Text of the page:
16. The system of claim 14, wherein the portion of the keel functions as an electrode for the at least one electrochemical cell.

Description:

This application claims the benefit of the filing date of U.S. provisional application Ser. No. 60/886275 entitled “Water Vessel Battery Keel” which was filed on Jan. 23, 2007 and which is herein incorporated by reference.

BACKGROUND OF THE INVENTION

This invention relates to a battery for water vessels. More particularly, the invention relates to a combined battery keel system for water vessels.

Typically, batteries on water vessels are used to power lights, radio, refrigeration, navigational tools and electronics. A battery, conventionally stored in the ship's hull space, must be large enough to provide sufficient power for these tasks while away from shore power or while not drawing power from the engine's charging system. However, as hull space on a ship is limited, the size of a battery on a conventional water vessel is similarly limited.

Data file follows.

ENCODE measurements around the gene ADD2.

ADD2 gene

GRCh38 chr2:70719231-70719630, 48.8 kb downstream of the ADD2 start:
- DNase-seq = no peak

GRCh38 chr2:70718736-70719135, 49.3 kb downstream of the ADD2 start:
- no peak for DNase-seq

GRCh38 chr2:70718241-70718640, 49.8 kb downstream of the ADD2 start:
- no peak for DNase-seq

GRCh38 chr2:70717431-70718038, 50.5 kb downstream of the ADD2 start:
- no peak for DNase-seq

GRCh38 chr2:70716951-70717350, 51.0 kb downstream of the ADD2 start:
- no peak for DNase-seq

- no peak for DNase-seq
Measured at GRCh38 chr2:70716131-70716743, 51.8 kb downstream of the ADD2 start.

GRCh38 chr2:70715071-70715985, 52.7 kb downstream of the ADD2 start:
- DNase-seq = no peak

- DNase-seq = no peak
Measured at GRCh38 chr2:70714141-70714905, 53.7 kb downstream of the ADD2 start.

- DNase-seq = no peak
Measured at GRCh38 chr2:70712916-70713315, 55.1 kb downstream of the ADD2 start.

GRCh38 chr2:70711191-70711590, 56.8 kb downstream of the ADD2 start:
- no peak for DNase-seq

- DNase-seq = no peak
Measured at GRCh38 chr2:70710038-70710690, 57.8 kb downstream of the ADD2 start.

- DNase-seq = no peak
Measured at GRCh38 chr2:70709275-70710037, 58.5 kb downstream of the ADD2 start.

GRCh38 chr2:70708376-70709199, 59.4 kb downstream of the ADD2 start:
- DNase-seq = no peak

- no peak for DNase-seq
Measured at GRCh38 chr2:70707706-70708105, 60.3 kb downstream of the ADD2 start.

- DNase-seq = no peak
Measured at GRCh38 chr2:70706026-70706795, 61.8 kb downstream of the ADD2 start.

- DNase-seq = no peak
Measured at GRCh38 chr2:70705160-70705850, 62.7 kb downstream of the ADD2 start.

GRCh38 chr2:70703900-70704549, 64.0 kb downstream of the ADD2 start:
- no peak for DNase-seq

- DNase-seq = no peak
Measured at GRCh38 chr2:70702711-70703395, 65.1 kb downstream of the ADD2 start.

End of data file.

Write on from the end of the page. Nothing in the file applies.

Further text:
Many water vessels employ some form of ballast to provide stability and righting moment. Keels, constructed of high-density materials such as lead, iron, or other heavy materials are used as ballast for many water vessels. Positioning this ballast to lower the center of gravity of the water vessel adds stability and improves the self righting ability of the vessel. As a general rule, the lower the center of gravity of the vessel the better the self-righting ability becomes. These materials are used in various forms of keel designs, including: fixed keels, retractable keels, and canting keels, among others.

When the weight of the battery, contributing to ballast, is disposed at a lower position in the water vessel, i.e. below the water line of the vessel, the weight of the battery contributes to the righting moment and vessel stability. The electrochemical cell in the present invention is not limited to any one type of electrochemical cell, and includes all electrochemical cells known in the art that fit the specific requirements of a particular design.

Accordingly, a need exists for novel systems and methods that have, among other advantages, providing increased power storage capacity and increased available hull space, while providing necessary stability to a water vessel. Therefore, a battery keel system that solves the aforementioned disadvantages and having the aforementioned advantages is desired.